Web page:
The stories African violets tell


My very much-loved African violet

My granny grew the prettiest variety of African violets on her kitchen’s windowsill. I could never keep one alive. Until December 2020.

          Dinner guests arrived bearing a beautiful basket filled with an arrangement of miniature perennials, the main attraction a light purple African violet.

As I placed the thoughtful gift on my kitchen table, I hoped the flowers would survive until Valentine’s Day.

          To my glad surprise, the two red mums and African violet bloomed through Easter weekend. I watered them just enough with our drinking water to keep the soil damp until frost no longer appeared in the forecast.

Then I said a little prayer and transplanted the mums under a French lilac tree in a sunny spot in the backyard.

The small, green pot I found for the African violet fit perfectly on the windowsill above my kitchen sink between two orchids—one pink, and one yellow. There, facing southward, the colorful companions thrived in direct sunlight, and humidity from the kitchen faucet.

Now, Streptocarpus sect. Saintpaulia experts say the violet prefers indirect sunlight. Yet, velvety leaves kept sprouting and growing into another winter. Stems, buds, and blooms followed. I never thought of fertilizing the plant.

Thankfully, I did know to clip off the spent blooms to cheer on new growth. Pruning seems a steadfast principle for all living things.

African violet experts also say the plant blooms in spring and summer. Not my girl. She’s in full bloom again—just in time for tea with my two friends Anne and Marilyn on a chilly, drippy November day.

Marilyn stood before the sink and counted five stems in full bloom. “My African violets always die,” she sighed.

“This is the first to survive in my care,” I replied.

“I don’t even try,” Anne said.

“Well, this plant came in a gift basket two Decembers ago. And for some unknown reason it’s flourishing.”

“There’s still some buds. She could bloom for another month,” Marilyn said.

“That would be wonderful.”

“I think of Gramma whenever I see a beautiful African violet,” Marilyn mused.

Anne and I waited for her story.

“I was visiting Gramma and wandered off and found flowers so deep and intense an iridescent purple they begged my naughty little fingers to pick them. So I did and carried them to Gramma.”

“What did she do?” I asked.

“She took the flowers from my hands and laid them on a table. We left the room and later returned. I sobbed when I saw the wilted blooms.”

“Did your gramma say anything?” Anne asked.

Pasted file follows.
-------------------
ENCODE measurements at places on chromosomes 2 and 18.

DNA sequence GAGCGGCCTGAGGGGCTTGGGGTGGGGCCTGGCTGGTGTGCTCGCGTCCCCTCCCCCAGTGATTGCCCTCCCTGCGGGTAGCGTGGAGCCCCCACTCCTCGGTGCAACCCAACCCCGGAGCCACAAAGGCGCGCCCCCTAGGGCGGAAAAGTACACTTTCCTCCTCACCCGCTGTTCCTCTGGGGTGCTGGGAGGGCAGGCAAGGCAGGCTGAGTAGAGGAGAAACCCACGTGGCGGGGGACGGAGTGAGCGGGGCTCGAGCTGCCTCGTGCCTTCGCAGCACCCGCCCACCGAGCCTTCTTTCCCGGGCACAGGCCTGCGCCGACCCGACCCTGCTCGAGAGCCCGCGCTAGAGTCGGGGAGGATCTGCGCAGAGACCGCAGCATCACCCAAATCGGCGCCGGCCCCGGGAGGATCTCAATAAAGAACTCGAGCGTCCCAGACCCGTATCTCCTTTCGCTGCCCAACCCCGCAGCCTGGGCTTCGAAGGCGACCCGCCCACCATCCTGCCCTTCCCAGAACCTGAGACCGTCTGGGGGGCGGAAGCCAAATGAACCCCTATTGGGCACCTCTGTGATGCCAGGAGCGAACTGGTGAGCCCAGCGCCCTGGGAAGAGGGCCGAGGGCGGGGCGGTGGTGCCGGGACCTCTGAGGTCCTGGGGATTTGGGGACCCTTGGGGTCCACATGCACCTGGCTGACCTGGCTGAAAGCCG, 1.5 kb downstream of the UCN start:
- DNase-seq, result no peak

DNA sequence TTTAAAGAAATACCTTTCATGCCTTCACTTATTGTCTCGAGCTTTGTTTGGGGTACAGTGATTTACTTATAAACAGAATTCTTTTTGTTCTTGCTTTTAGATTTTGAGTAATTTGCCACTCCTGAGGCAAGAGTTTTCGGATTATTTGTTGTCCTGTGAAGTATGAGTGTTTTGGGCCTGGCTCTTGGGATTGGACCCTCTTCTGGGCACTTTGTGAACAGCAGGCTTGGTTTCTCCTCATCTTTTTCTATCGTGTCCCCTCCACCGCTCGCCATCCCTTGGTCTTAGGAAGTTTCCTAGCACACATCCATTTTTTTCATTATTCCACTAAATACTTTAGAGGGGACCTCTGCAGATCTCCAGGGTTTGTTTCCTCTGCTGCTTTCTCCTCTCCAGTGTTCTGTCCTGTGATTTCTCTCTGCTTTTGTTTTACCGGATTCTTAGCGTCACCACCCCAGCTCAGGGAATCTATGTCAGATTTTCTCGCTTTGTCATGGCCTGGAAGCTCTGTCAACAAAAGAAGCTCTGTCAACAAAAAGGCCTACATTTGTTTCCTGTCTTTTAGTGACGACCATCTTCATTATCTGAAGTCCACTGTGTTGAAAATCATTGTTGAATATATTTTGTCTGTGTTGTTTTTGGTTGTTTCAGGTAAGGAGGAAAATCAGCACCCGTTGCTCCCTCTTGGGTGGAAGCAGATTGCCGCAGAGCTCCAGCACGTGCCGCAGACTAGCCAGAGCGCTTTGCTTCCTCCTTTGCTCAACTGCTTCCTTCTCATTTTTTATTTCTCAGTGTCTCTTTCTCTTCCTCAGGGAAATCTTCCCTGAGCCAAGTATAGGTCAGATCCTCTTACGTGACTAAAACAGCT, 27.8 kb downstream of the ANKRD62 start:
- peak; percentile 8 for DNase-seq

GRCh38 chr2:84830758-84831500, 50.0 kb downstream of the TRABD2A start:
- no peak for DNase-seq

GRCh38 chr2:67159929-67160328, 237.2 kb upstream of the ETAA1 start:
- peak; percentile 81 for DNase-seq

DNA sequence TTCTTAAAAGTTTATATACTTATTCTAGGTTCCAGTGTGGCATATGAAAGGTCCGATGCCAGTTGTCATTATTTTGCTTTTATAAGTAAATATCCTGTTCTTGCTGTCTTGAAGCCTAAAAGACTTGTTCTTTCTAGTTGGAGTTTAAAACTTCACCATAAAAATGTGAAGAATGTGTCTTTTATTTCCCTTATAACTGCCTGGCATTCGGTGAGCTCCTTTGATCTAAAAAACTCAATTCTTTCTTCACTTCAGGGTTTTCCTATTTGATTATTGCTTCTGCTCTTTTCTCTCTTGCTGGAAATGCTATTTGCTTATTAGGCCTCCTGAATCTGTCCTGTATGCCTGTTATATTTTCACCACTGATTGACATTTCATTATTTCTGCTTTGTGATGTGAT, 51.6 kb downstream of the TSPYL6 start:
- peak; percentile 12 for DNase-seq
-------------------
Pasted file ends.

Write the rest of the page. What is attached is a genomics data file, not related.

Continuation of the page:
“Yes. She gently explained I must leave her flowers bloom for everyone to enjoy. She was the most wonderful person in my life.”

Dear Reader, I’m thankful my granny kept her African violets out of my reach for everyone to enjoy. The most wonderful person in my life had plenty experience with naughty little fingers.

Although my sisters and I banged her piano keys out of tune, we never touched her lovely African violets.



Gift from the egg lady



Our six Isa Browns ready to roost for the night

On these late autumn mornings, I wait for the fog to burn off before hen chores. This allows the ladies time to lay a handful or two of eggs for the freshest and most nutritious breakfast known to mankind.

            As I’d expected with the shorter days and cooler weather, our six Isa Browns have reduced production. No more ten eggs a day, nor a surprise dozen, handy for batches of summer’s potato salads.

Even so, half a dozen eggs a day are more than enough for meals and baking. The recipients of our surplus call me “The Egg Lady.”

The only friend who declined a carton said, “I’m sorry, Iris, but I’ve never been able to eat a brown egg.”

Astonished, I replied, “But they’re not brown inside! They’re the same as a white egg!”

She shook her head in all sincerity. “Give them to someone who will appreciate them.”

Very wise advice to a gift-giver.

Truly, when Andy, our late friend and handyman, built our henhouse, I had no experience with hen husbandry. Sure, my mother grew up on a farm and told stories about feisty roosters, broody hens, and fluffy baby chicks.

On summer vacations, when my sisters and I were young, we ran races and climbed apple trees where Uncle Herm’s chickens roamed in the McCoy Bottom. I knew hens didn’t need a rooster to lay eggs. Now, how the hen laid an egg with a chick inside remained a mystery.

However, Andy spoke frankly about the propensity of free range hens to do exactly that on a neighbor’s property.

“Keep it simple,” he said. “I’ll build an enclosed pen on wheels so you can move the hens around to range safely.”

He promptly delivered our “tractor pen” with “A Guide to Raising Chickens” by Gail Damerow. “All you need to know about hens and eggs is in this book,” Andy said.

On page 150 is this piece of folk medicine: “To treat a wound and speed healing, the protein-rich membrane inside the shell is peeled away and bandaged in place over a cut. Raw eggs are also used as beauty aids—whites in facials, yolks in shampoos and hair conditioners.”

I cannot remember Mom using egg membranes for bandages or for her beautification. After years mucking their house, feeding, watering, doctoring, and gathering their eggs, I cannot imagine sacrificing an Isa Brown’s labor for my beauty.

However, that may change as my skin wrinkles and hair thins.

Meanwhile, I find my captive companions waiting at their chute, thank them for their food, and let them loose into their pen. They run to kitchen scraps and a head of cabbage they peck to the core.

Dear Reader, when I saunter back up the ridge these concluding, golden days of falling sugar maple leaves, I look to the west—wave to the long-legged shadow of the Egg Lady cast upon the bright red landscape.

“Keep it simple,” she says. “Give this goodness to someone who will appreciate it.”